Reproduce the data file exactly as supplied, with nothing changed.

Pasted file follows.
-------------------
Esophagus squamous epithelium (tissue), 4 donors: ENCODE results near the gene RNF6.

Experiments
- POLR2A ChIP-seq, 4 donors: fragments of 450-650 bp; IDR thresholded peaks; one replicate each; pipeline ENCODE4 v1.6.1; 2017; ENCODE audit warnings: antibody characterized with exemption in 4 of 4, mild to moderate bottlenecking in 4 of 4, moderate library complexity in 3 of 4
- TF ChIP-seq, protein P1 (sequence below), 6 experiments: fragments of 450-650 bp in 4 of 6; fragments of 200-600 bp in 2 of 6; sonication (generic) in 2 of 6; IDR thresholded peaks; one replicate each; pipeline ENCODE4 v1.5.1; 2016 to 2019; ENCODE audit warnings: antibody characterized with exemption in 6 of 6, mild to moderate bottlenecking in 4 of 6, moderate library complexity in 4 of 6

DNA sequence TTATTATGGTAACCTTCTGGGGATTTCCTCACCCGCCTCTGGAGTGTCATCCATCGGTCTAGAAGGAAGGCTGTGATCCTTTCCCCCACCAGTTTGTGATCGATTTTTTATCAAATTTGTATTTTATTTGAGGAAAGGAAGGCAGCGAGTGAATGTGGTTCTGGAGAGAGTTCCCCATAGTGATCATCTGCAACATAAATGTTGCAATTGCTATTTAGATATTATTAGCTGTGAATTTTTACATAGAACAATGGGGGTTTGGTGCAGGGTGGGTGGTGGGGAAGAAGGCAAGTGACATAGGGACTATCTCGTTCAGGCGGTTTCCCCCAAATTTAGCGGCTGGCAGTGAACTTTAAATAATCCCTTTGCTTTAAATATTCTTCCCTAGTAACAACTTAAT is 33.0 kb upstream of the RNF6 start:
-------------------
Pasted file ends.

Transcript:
Esophagus squamous epithelium (tissue), 4 donors: ENCODE results near the gene RNF6.

Experiments
- POLR2A ChIP-seq, 4 donors: fragments of 450-650 bp; IDR thresholded peaks; one replicate each; pipeline ENCODE4 v1.6.1; 2017; ENCODE audit warnings: antibody characterized with exemption in 4 of 4, mild to moderate bottlenecking in 4 of 4, moderate library complexity in 3 of 4
- TF ChIP-seq, protein P1 (sequence below), 6 experiments: fragments of 450-650 bp in 4 of 6; fragments of 200-600 bp in 2 of 6; sonication (generic) in 2 of 6; IDR thresholded peaks; one replicate each; pipeline ENCODE4 v1.5.1; 2016 to 2019; ENCODE audit warnings: antibody characterized with exemption in 6 of 6, mild to moderate bottlenecking in 4 of 6, moderate library complexity in 4 of 6

DNA sequence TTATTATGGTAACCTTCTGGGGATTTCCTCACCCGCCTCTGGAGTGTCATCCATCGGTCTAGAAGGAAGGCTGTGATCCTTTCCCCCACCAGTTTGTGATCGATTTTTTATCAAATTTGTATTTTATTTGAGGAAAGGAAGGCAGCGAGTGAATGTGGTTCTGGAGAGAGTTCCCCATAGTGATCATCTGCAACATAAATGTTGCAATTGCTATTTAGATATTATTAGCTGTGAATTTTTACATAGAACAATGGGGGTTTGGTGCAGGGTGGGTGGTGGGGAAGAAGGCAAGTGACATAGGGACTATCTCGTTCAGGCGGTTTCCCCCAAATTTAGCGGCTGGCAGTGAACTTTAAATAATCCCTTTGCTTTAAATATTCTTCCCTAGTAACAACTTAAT is 33.0 kb upstream of the RNF6 start: